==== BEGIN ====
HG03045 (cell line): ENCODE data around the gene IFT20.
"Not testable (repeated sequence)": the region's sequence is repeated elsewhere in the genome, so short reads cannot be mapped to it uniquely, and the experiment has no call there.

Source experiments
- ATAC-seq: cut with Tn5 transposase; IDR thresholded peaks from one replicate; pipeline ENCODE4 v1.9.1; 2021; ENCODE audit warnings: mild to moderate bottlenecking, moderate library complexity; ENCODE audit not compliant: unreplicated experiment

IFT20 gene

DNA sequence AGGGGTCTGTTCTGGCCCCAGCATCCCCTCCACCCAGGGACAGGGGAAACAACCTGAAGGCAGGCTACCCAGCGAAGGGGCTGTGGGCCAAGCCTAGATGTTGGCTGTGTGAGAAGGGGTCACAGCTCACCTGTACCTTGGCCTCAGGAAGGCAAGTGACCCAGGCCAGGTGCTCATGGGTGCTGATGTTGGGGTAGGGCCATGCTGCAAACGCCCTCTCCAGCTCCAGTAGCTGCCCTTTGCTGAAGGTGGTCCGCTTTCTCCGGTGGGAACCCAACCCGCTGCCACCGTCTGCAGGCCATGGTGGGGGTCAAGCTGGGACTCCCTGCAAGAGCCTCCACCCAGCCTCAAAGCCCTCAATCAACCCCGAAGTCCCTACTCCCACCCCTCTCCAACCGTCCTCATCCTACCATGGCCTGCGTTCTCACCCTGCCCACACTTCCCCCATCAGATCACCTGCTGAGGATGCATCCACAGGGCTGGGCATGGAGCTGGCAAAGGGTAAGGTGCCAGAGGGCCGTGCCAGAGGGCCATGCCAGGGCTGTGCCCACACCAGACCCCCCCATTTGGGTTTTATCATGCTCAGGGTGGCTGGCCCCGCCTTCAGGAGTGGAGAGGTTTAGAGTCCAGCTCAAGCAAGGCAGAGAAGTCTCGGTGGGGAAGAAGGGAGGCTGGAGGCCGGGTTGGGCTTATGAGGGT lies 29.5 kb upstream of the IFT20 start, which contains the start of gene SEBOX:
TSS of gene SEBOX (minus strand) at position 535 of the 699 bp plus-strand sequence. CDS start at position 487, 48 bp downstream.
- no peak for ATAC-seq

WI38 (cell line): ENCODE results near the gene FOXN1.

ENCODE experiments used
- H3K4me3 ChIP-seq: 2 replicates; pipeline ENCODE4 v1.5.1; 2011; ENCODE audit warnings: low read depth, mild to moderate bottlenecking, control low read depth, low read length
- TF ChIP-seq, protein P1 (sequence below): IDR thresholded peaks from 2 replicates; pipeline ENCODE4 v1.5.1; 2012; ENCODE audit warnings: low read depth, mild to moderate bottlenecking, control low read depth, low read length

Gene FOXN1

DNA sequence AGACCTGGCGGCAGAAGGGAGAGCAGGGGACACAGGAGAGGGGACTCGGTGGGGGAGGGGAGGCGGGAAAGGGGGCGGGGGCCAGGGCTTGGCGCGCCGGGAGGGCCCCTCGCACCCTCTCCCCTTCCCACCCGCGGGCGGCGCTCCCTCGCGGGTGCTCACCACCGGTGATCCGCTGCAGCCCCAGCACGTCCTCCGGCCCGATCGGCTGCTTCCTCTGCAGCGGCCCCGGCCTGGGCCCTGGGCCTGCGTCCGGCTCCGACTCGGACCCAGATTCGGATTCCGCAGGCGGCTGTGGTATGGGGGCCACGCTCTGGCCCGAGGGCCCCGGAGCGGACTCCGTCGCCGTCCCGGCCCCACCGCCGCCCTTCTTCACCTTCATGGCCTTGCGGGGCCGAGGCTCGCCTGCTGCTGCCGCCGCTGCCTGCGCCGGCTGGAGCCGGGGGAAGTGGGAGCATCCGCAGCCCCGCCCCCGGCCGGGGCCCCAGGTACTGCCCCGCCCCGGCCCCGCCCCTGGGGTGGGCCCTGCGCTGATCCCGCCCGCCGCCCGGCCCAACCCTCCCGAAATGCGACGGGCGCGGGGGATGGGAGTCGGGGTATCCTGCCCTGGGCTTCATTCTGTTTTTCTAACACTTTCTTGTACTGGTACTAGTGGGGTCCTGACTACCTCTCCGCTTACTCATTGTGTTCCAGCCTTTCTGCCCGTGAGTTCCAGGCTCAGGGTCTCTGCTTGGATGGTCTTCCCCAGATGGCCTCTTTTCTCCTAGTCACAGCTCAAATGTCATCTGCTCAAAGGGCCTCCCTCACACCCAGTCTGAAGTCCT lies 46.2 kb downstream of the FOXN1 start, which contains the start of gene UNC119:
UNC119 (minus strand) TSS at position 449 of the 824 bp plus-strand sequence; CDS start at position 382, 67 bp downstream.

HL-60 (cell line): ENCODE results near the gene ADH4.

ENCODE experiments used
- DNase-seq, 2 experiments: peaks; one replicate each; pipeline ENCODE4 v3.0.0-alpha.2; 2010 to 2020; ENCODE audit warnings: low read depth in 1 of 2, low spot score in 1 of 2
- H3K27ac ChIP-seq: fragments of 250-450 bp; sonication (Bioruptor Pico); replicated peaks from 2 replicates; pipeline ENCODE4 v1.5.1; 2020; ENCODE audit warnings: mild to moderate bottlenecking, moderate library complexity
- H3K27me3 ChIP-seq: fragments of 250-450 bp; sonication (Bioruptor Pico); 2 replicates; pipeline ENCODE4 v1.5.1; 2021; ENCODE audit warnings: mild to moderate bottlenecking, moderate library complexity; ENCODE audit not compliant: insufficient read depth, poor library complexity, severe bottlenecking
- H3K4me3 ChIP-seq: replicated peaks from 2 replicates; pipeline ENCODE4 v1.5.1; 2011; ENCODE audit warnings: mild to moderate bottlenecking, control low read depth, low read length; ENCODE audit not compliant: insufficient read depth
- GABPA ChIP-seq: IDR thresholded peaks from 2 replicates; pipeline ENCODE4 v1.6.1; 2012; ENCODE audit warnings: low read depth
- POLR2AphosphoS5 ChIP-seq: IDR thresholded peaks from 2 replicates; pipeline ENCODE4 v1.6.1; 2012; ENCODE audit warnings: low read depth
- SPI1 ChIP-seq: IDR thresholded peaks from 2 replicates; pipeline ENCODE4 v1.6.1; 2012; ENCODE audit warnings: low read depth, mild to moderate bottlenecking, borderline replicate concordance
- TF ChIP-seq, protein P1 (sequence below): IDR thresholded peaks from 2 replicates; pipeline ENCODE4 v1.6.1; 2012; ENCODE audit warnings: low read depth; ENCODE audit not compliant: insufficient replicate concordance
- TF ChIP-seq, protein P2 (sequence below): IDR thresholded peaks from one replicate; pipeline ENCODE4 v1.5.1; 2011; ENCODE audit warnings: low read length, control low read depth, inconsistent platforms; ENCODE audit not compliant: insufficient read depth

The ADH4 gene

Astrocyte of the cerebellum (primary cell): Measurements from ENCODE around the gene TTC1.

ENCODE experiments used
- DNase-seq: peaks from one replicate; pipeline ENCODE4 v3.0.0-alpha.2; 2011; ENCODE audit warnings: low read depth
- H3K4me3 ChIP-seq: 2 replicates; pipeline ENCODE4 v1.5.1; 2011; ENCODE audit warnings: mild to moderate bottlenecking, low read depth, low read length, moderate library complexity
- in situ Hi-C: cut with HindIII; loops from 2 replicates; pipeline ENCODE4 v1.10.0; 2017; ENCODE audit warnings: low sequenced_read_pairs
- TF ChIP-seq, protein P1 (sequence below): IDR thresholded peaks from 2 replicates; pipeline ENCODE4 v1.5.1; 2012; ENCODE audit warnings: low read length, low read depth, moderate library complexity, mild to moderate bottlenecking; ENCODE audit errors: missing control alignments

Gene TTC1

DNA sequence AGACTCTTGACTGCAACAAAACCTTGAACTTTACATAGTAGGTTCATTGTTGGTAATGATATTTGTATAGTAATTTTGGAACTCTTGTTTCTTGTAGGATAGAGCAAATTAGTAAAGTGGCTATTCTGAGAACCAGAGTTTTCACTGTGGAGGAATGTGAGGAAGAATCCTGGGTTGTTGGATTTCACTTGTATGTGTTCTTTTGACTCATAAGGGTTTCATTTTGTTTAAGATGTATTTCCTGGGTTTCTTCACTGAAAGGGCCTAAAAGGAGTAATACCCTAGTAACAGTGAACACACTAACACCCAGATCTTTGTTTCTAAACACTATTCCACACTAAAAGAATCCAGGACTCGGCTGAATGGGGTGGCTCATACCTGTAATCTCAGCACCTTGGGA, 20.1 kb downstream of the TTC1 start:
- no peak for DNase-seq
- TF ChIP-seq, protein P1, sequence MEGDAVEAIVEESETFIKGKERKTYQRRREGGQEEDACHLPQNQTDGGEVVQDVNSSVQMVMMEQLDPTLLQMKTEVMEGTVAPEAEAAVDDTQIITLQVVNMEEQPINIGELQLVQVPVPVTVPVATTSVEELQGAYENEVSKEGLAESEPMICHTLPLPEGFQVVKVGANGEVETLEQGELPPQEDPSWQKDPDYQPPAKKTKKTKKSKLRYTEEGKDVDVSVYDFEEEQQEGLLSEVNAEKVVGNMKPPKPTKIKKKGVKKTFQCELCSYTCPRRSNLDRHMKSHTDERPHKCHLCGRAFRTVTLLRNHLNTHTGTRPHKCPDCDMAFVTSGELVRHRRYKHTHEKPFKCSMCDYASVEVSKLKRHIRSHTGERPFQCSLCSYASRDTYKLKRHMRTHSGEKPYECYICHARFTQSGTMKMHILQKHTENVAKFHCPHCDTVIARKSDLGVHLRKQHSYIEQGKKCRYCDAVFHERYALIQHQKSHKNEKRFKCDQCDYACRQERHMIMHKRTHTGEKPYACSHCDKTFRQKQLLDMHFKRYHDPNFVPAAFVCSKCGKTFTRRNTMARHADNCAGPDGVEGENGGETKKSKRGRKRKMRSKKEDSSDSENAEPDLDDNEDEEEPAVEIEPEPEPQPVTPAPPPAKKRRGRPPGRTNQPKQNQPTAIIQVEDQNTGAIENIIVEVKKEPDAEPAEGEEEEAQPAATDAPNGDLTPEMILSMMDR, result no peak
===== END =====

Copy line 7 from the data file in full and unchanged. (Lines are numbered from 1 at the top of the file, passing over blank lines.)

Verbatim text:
TSS of gene SEBOX (minus strand) at position 535 of the 699 bp plus-strand sequence. CDS start at position 487, 48 bp downstream.